Letters to the Editor

Letters to the editor: Aug. 5

Beverage group fighting obesity

The July 19 column "Robust Eastern Kentucky economy starts with good health" deserves clarification. Our industry agrees that nutrition education for all Americans is important. That's why the nonalcoholic beverage industry has undertaken significant steps to be part of that conversation.

Through the industry's national School Beverage Guidelines, we removed full-calorie soft drinks from schools across the country and replaced them with lower-calorie, smaller-portion beverages.

As a result, we reduced beverages in schools by 90 percent from 2004 to the end of the 2009-10 school year.

With our Clear on Calories labeling initiative, we also are helping to inform consumers by making the calories in our beverage choices even more clear and consumer-friendly by putting calorie information at consumers' fingertips at every point of purchase.

We take our role in being part of the solution to obesity seriously. The steps we have taken — and will continue to take — will have a meaningful and lasting impact on today's generation and those to come.

Les Fugate

Executive Director Kentucky Beverage Association


Wars are not free

Sen. Mitch McConnell and his Republican colleagues say government is broke and they want to eliminate food stamps, support for the arts and to let Social Security and Medicare disappear into insolvency.

They believe that war is free because President Ronald Reagan told them so. Reagan said cut taxes and the economy will grow and create unlimited funds. They don't know the tax cuts and wars were charged off to the debt.

McConnell needs to do his job and pass a war tax. It would cover the cost of the invasions and should be retroactive to cover the seven wars started by the last three Republican presidents.

Also, provide funding for Veterans Affairs to treat the veterans of all those wars.

Congress should revive the military draft with the sons and grandsons of members of Congress first in line.

Kevin Kline


New energy, safer Ky.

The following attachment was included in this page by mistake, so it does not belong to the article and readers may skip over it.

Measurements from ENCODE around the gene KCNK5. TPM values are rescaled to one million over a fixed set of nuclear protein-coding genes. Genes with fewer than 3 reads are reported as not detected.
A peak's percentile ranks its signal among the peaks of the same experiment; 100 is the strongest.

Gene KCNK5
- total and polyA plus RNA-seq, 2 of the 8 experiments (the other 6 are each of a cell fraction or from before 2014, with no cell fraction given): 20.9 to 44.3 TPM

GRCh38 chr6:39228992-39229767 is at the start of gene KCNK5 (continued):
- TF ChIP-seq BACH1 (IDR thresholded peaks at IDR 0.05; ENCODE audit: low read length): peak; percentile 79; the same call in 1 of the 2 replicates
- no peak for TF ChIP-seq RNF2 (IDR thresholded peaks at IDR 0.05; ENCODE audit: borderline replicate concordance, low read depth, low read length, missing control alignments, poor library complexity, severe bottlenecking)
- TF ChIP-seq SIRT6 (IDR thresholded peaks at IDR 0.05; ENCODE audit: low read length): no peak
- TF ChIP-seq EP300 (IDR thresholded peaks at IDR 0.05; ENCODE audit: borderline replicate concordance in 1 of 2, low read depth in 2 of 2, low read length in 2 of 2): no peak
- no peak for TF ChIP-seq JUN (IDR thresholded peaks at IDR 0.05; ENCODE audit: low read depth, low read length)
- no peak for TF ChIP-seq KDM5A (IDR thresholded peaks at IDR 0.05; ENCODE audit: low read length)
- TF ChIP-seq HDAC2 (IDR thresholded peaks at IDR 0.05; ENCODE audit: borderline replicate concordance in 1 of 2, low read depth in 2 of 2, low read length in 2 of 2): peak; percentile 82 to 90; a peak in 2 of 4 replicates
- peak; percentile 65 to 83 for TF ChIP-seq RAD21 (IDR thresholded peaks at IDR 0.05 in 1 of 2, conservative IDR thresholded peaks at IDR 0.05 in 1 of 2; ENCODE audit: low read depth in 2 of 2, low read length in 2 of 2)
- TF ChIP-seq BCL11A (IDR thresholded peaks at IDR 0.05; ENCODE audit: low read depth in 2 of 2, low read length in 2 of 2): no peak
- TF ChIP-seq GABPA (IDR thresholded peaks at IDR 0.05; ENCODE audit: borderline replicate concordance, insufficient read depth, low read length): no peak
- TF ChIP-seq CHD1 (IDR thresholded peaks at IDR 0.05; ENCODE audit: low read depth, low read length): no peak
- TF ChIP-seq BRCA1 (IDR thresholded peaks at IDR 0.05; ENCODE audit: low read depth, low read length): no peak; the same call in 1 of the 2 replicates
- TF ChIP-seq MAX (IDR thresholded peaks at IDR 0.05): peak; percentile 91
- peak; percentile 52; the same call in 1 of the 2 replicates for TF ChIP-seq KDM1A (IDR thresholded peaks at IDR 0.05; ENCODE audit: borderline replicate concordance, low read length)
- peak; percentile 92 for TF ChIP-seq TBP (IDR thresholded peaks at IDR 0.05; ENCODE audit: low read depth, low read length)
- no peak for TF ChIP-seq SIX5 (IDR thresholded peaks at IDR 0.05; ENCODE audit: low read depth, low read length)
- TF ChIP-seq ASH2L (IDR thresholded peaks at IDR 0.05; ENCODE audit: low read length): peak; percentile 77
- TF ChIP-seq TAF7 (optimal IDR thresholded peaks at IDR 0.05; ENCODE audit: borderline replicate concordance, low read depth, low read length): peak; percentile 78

The new carbon pollution standards bring long-term benefits to Kentuckians.

First, better health: fossil fuels produce air pollution that affects our health, especially for children. Lessening fossil fuel use will reduce asthma, bronchitis and ear infections.

Air pollution from coal and other fossil fuels also impairs brain development in children. Emissions of mercury and polyaromatic hydrocarbons delay neurodevelopment and reduce reasoning ability.

The effect of this pollution is so substantial that the British Medical Association has decided to stop investing in fossil fuels and instead invest in renewable energy.

Worldwide, more than $66 billion was invested in renewable energy in the second quarter of 2014. U.S. investment in 2013 totaled $36.7 billion in solar, wind, hydro and geothermal.

The Bloomberg News Energy Finance report estimates that global investment will reach $5.1 trillion by 2030.

These growing industries are creating jobs. In the United States there already are more jobs in solar than in coal. Installation of solar, geothermal and wind turbines happens locally and creates jobs.

Energy efficiency improvements also are accomplished locally, and proposed efficiency standards will generate 57,000 to 78,800 jobs by 2020.

Kentuckians should support the new carbon standards and take advantage of these newly created jobs.

Mary Anne Carletta


Extinct integrity

Many probably have had a negative experience, as Windstream makes all kinds of promises that are rarely, if ever, kept.

You may remember overcharges without a viable explanation and waiting days for someone to return your call. Also, being signed up for 3 Megs or more of Internet speed only to discover they have inadequate bandwidth.

Windstream entered a settlement agreement Feb. 20 in which it agreed to pay $2.5 million after virtually admitting to shoddy rural call-completion practices. And it had to give customers refunds for overcharging taxes.

And why was the company in hot water with the Georgia Office of Consumer Protection and have to pay a $600,000 settlement in connection with Internet false advertising allegations?

Perhaps integrity has gone the way of the dodo bird in the constant quest for higher rates and lower service.

After all, how else is it going to be able to keep paying attorney fees for its various capers?

Wayne Gilreath

East Bernstadt